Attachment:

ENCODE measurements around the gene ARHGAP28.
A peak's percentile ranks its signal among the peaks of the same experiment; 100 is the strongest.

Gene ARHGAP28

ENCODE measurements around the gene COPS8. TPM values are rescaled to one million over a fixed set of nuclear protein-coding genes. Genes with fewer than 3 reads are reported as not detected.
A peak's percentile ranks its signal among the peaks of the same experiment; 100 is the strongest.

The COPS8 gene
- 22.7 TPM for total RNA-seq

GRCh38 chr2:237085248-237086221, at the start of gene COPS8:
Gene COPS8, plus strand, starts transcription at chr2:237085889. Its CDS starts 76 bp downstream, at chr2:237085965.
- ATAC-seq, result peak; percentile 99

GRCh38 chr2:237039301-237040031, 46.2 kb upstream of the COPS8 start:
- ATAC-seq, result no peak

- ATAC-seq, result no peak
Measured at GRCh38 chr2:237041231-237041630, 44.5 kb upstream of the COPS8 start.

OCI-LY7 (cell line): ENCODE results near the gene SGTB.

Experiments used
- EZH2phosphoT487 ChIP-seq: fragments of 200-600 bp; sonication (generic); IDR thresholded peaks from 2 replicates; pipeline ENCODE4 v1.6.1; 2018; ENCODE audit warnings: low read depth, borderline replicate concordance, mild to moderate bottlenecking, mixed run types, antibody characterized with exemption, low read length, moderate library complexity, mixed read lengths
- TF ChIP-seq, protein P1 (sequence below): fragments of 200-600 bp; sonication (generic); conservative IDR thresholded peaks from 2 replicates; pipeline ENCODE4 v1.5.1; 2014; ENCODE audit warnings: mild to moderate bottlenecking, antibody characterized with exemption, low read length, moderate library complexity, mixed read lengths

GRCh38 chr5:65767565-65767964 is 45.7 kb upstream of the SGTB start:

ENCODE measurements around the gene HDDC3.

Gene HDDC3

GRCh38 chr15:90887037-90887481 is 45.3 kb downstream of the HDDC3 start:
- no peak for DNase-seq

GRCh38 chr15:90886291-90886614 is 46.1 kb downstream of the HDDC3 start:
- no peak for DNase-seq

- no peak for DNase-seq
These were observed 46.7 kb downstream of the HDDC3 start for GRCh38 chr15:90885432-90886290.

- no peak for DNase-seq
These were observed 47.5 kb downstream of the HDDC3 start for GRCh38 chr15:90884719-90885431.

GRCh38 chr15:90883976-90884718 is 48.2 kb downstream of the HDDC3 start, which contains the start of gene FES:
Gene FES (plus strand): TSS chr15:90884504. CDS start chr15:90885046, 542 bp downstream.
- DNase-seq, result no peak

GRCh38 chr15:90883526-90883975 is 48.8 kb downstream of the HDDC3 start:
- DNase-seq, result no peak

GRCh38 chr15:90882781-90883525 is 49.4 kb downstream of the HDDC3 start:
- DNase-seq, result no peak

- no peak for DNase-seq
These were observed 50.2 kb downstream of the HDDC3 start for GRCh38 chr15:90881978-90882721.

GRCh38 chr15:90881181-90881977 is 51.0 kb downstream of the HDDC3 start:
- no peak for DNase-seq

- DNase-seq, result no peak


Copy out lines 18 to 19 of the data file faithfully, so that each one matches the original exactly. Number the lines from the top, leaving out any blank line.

- TF ChIP-seq, protein P1 (sequence below): fragments of 200-600 bp; sonication (generic); conservative IDR thresholded peaks from 2 replicates; pipeline ENCODE4 v1.5.1; 2014; ENCODE audit warnings: mild to moderate bottlenecking, antibody characterized with exemption, low read length, moderate library complexity, mixed read lengths

GRCh38 chr5:65767565-65767964 is 45.7 kb upstream of the SGTB start: